Cervical Cancer - All You Need To Know
Cervix cancer refers to a type of cancer found
in the cervix, the lower part of a woman's uterus, that is connected to the
birth canal (vagina).
Cervix cancer is caused by special types of Human
Papillomavirus (HPV), a pretty common sexually transmitted infection.
Cervix cancer is usually asymptomatic in
its early stages, but as it progresses, it can cause various symptoms such as
abnormal vaginal bleeding, pelvic pain, etc.
The best thing about this cancer is that it
takes about 5 to 10 years to get Frank invasive cancer cervix after HPV viral
infection. This gives ample time for cancer check-ups and screening.
Let's get into everything you need to know about
Symptoms of body problems, related to Cervix
There may not be any symptoms in the early
stages of Cervix Cancer. However, in the later stages of Cervix cancer, some
symptoms can include:
- Abnormal bleeding from birth canal, including
bleeding after menopause, after copulation, and between periods.
- Vaginal discharge that is heavy,
foul-smelling, or tinged with blood
- Pelvic pain or pain during intercourse.
- Pain or difficulty urinating
- Fatigue or weight loss
- Anemia due to heavy bleeding
It's crucial to note that these symptoms can
also be caused by other conditions, and they may not necessarily indicate
cervix cancer alone. However, if you experience any of these symptoms, it's
important to see your doctor for an evaluation.
Regular cervix cancer screening, such as PAP as
well as HPV tests (liquid PAP technique), can detect the precancerous changes
of cervical cancer, so it is recommended to get screened regularly privately or
as per COMMUNITY SCREENING NATIONAL GUIDELINES.
Risk Factors of CERVIX Cancer
There are various risk factors that are involved
in Cervix Cancer, including-
Having one or more of the above-mentioned risk
factors does not mean that a woman will definitely develop cervical cancer.
Regular cervical cancer screenings can help
detect the disease early when it is most treatable.
Treatment for Cervix Cancer
The treatment approach for Cervix cancer depends
on several factors, including the stage of cancer and the woman's overall
health. Common treatments for cervix cancer include:
Surgery: Surgery is often used to remove
early-stage cervical cancers. The most common surgical procedures for Cervix
cancer are a Simple Hysterectomy, which removes the uterus and cervix, or a
Radical Hysterectomy, which removes the uterus, cervix, and nearby lymph nodes.
Radiation Therapy: This type of treatment
requires X-rays with high energy to kill cancer cells. The doctor can use it
alone or in combination with chemotherapy.
Anti-cancer drugs Chemotherapy requires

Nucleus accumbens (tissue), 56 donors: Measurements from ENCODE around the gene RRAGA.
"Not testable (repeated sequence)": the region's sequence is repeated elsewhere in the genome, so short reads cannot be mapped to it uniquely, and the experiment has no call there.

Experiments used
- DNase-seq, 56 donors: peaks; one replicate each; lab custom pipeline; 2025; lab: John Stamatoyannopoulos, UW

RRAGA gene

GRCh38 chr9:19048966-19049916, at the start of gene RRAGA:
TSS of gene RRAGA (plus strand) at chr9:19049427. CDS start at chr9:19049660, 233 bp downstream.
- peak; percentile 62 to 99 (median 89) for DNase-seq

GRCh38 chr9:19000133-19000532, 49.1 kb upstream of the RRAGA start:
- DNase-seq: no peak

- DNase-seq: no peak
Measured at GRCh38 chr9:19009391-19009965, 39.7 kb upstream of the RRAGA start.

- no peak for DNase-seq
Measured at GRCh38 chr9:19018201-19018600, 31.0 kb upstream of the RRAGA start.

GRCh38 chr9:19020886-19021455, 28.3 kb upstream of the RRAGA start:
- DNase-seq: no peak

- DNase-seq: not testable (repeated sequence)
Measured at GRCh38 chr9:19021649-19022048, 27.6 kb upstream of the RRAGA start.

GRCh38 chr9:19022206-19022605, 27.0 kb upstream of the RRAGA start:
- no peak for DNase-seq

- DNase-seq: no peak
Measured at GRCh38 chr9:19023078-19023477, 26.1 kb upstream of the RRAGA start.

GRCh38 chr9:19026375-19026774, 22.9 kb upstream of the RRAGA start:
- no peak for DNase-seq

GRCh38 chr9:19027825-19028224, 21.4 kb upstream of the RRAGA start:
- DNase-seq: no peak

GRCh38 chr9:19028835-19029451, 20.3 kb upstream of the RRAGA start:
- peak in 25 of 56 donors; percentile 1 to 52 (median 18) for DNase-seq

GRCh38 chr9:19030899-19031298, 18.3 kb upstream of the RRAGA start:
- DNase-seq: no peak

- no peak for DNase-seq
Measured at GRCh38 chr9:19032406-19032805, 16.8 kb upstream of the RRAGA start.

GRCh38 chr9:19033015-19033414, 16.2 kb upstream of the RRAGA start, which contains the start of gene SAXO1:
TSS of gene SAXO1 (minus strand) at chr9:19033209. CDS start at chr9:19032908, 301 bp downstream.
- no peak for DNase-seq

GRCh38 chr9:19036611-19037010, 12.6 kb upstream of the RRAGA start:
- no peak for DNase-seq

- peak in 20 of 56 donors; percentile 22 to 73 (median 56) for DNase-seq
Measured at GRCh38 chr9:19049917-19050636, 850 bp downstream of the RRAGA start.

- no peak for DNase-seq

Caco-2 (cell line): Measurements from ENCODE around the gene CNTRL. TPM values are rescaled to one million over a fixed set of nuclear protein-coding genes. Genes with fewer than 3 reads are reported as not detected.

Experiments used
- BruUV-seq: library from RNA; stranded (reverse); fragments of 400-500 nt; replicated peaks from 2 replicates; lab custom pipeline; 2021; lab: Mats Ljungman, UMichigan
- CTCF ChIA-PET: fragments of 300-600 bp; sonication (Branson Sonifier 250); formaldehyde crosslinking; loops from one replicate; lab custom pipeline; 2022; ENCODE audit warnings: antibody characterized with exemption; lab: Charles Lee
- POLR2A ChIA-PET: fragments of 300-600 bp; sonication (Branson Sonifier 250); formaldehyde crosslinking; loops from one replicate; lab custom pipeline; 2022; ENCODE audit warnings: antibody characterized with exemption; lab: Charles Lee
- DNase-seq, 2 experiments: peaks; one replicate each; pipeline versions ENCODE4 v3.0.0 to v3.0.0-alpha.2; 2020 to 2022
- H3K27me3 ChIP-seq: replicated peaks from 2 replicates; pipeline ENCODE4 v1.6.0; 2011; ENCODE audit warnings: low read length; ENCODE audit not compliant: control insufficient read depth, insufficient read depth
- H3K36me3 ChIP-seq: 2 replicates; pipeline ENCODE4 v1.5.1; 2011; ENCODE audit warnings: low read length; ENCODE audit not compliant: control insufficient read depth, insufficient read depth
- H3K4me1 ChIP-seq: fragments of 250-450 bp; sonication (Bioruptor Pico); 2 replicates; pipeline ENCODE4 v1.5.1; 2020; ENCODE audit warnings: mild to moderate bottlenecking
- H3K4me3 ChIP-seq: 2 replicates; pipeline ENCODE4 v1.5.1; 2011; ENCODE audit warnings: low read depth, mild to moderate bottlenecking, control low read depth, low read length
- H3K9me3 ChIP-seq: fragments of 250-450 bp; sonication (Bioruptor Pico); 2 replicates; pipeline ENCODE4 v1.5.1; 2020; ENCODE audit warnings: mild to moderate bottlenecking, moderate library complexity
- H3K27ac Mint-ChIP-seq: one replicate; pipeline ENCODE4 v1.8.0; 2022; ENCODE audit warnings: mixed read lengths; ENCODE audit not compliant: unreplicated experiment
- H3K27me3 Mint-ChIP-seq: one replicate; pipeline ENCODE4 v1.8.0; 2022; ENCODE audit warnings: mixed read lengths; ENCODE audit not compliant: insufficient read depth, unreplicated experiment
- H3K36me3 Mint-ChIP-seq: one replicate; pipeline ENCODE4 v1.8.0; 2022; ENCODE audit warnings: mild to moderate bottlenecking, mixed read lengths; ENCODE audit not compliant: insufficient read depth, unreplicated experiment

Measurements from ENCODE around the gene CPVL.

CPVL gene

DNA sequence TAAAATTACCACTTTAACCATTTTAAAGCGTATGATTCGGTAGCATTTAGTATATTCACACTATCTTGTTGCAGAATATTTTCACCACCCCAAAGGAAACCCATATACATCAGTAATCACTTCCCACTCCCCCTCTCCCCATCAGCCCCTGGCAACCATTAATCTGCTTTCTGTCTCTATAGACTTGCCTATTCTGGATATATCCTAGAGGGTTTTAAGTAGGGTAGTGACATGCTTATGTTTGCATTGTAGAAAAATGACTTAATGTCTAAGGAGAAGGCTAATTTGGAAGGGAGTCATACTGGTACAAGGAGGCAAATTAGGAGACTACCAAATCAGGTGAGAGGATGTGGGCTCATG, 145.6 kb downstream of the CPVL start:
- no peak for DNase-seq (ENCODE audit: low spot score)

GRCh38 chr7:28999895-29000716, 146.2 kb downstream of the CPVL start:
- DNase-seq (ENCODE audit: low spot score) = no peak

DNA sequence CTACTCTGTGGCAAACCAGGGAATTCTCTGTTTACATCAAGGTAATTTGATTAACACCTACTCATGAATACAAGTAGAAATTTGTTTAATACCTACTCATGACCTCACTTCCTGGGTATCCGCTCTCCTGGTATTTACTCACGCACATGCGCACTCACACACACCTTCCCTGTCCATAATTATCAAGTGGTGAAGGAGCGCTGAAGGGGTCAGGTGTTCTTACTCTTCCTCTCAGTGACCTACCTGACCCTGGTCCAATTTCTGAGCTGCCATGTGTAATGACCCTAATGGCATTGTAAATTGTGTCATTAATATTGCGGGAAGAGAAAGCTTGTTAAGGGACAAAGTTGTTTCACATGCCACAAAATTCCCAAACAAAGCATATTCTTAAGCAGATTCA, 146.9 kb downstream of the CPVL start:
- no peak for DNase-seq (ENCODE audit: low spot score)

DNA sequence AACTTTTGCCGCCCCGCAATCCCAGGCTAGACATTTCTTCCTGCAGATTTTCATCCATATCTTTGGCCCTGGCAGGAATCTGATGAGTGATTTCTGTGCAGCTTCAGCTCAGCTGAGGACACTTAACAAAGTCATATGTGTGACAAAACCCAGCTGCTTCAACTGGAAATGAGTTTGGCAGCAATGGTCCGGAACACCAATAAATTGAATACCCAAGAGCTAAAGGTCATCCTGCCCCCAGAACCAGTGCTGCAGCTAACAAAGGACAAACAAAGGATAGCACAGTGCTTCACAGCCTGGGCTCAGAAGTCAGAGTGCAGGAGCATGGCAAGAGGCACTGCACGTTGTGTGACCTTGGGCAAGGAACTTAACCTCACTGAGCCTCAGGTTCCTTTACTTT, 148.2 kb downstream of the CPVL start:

drugs to kill cancer cells. It is often used in combination with radiation
therapy for advanced cervical cancer or as a palliative treatment to relieve
symptoms & improve quality of life.
Targeted drug therapy: It is a newer form of
treatment that uses drugs that target specific proteins or genes that help
Immunotherapy: This type of therapy uses
drugs that help the body's own immune system fight cancer.
The specific treatment plan will be tailored to
the individual woman and her needs and will take into account the stage and
grade of cancer, as well as the woman's overall health and personal
Prevention of Cervix Cancer
There are many ways to reduce the risk of cervix
cancer or to detect it early:
- HPV Vaccination can prevent the most common
types of HPV infections that cause cervical cancer.
Three doses of anti-viral HPV Vaccination are
given within 6 months; as a subcutaneous injection in arms. It is recommended
for girls aged 11 or 12 and women up to age 26 varying country to country.
The community guidelines may be different then individual office private
- Regular Cervical Cancer Screenings such as
Pap tests and HPV tests (Liquid PAP) can help detect precancerous signs in the
cervix before they become cancerous. It's recommended that women begin cervix
cancer screenings at age 21 and continue at regular intervals according to the
guidelines set by their healthcare provider which varies country to country.
Some poor resource countries do once in a lifetime. The screening is usually
not done after 72 years of age worldwide.
- Condoms: Consistently using condoms during
sexual activity can help reduce the risk of contracting HPV infection.
- Quitting smoking can lower the risk of cervical
cancer and many other types of cancer.
- Maintaining a Healthy Weight: Being overweight
or obese has been linked to an increased risk of cervix cancer.
It's important to note that even if a woman is
linked to no risk factors, cervical cancer can still develop; that's why
regular Cervix cancer screenings are important.
However, if not detected early, Cervix cancer
can reach the advanced stages within three months of becoming invasive cancer
making it difficult to treat and, quickly fatal by tripping ureters of both
parametrium and causing progressive Kidney failure.
Thus in summary cancer cervix is a highly
preventable cancer. It is important to follow the guidelines for cervix cancer
screenings and to take preventive measures such as HPV vaccination, condom use,
limiting sexual partners, not smoking, eating a healthy diet, and maintaining a
Dr Puneet Gupta
Director Oncology & Director DNB M.O.
Metro Hospital & Cancer